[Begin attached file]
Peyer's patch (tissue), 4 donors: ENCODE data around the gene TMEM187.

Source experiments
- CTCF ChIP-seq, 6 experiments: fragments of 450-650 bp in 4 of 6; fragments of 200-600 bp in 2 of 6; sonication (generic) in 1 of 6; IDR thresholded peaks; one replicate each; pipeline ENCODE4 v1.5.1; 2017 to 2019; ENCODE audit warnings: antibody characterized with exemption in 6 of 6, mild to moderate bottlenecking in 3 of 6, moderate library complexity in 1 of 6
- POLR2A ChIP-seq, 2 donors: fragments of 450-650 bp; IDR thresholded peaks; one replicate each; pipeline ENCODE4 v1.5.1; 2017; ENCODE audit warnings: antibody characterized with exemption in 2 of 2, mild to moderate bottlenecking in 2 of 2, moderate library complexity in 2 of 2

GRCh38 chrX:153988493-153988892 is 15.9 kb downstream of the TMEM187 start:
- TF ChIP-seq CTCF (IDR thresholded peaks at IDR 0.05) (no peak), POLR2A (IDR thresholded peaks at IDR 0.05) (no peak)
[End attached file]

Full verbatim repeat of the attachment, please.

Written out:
Peyer's patch (tissue), 4 donors: ENCODE data around the gene TMEM187.

Source experiments
- CTCF ChIP-seq, 6 experiments: fragments of 450-650 bp in 4 of 6; fragments of 200-600 bp in 2 of 6; sonication (generic) in 1 of 6; IDR thresholded peaks; one replicate each; pipeline ENCODE4 v1.5.1; 2017 to 2019; ENCODE audit warnings: antibody characterized with exemption in 6 of 6, mild to moderate bottlenecking in 3 of 6, moderate library complexity in 1 of 6
- POLR2A ChIP-seq, 2 donors: fragments of 450-650 bp; IDR thresholded peaks; one replicate each; pipeline ENCODE4 v1.5.1; 2017; ENCODE audit warnings: antibody characterized with exemption in 2 of 2, mild to moderate bottlenecking in 2 of 2, moderate library complexity in 2 of 2

GRCh38 chrX:153988493-153988892 is 15.9 kb downstream of the TMEM187 start:
- TF ChIP-seq CTCF (IDR thresholded peaks at IDR 0.05) (no peak), POLR2A (IDR thresholded peaks at IDR 0.05) (no peak)